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Reader Comments (19)

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Douglas McClenaghan
1 Posted 05/10/2014 at 07:17:23
Very thought-provoking and well researched. Thanks.
Derek Thomas
2 Posted 05/10/2014 at 07:08:02

Peter this puts all our angst over half a dozen dropped points into proper perspective.

Does the Society have any plans to mark the 100yrs Anniversary pre-game? Given their Red shirts and the Blue French remembrance flower, we could present them with a Red Poppy Tribute and they could give us the same back in Blue.

MIke McLean
3 Posted 05/10/2014 at 07:52:11
Plenty of photographic evidence of the footy matches at Toc H HQ in Poperinghe and, if memory serves me right, a cople of original letters mentioning the games.
Teddy Draper
4 Posted 05/10/2014 at 11:02:12
Lest we not forget.
Harold Matthews
5 Posted 05/10/2014 at 10:55:21
Heartbreaking stuff Pete but much appreciated. Many thanks.
Joseph Terrence
7 Posted 05/10/2014 at 14:49:08
Great read, thanks Pete.
Pete Jones
8 Posted 05/10/2014 at 17:13:30
Mike, thanks for the tip about Toc H, it is years since I’ve been there; I was in Pop in June but didn’t drop in. There is a lot of interest in the truce as you might expect and as a result of your comment and feedback from the EFC Heritage Society I am hoping to pull the evidence together and write it up.
Dennis Stevens
9 Posted 06/10/2014 at 00:49:29
A hundred years on and the madness of war never seems to abate!
Paul Traill
10 Posted 06/10/2014 at 15:35:05
Brilliant read, thank you. I actually found 'Everton Hall' in Wellington, New Zealand about five years ago. The crest shape of Everton Hall is very similar to our crest shape. Was amazed when I saw it.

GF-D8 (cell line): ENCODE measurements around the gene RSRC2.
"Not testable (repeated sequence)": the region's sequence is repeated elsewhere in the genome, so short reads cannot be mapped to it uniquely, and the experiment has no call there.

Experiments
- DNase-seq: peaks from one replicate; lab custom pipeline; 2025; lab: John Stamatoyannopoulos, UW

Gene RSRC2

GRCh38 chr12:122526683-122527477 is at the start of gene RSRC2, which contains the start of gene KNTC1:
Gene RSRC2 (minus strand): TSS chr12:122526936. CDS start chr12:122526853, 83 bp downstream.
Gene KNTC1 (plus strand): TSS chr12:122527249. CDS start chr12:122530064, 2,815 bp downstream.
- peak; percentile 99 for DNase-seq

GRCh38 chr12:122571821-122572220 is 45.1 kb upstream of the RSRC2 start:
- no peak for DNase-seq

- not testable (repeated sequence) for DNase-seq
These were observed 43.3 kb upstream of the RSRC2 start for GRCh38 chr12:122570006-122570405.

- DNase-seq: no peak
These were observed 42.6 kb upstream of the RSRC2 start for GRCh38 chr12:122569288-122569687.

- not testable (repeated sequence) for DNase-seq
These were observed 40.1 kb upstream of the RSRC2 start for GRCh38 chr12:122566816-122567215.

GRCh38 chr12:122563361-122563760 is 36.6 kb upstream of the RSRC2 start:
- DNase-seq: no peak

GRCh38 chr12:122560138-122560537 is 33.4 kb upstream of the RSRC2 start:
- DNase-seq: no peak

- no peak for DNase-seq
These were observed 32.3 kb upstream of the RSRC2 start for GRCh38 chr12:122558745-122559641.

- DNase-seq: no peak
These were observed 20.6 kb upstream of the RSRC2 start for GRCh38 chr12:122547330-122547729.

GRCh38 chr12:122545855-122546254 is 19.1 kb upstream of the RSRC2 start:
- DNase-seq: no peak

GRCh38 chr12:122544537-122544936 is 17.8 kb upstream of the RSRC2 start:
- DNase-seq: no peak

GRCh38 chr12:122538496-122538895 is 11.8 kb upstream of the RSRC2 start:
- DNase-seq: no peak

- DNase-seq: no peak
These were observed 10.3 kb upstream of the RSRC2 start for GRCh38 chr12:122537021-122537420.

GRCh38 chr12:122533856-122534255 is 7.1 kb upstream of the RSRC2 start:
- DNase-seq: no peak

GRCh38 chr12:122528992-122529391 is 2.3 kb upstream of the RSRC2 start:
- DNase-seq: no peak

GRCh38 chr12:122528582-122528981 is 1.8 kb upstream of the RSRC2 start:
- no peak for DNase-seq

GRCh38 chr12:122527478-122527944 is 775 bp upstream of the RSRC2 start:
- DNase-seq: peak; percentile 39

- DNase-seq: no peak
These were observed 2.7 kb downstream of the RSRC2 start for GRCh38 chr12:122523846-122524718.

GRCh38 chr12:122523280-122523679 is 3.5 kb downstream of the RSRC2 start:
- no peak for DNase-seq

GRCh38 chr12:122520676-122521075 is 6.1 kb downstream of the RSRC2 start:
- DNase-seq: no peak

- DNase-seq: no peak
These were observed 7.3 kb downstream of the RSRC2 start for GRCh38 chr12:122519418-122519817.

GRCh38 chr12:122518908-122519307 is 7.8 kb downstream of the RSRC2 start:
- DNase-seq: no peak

Fascinating read... thanks again for going to so much effort. You guys do a great job.

Trevor Lynes
11 Posted 06/10/2014 at 17:24:43
I am the son of a volunteer in the 20th Liverpool Pals. He was given a silver cap badge bearing the crest of Lord Derby (the Stanley family), the eagle and child.

My Dad was severely wounded losing his knuckles on his left hand and some head and thigh wounds from shrapnel. He was taken prisoner and treated by the Germans before being exchanged through Switzerland and discharged in 1917.

I really enjoyed your article as it was a piece of history my father never spoke of to us. I know that Noel Chevasse who was the son of the Archbishop of the Anglican Cathedral was with us during these terrible years and won TWO Victoria Crosses for his work as a doctor rescuing wounded men in clear view of the Germans; subsequently he was killed. Ironically the medical orderly who helped him during those rescues was a German prisoner.

Great to read your words which show how much attention to detail and research you have made.

Alan Williams
12 Posted 07/10/2014 at 08:36:48
Outstanding and a very informative article. Well done to all that put it together. All families have terrible history of that war, as does the Everton family, "We will remember them." NSNO
John O'Brien
13 Posted 07/10/2014 at 12:28:59
I had the honor and privilege to visit Normandy, with my two brothers, as our father was part of D-Day. He survived, many perished but I'll be there with my team once again. Tear in my eye but proud. COYB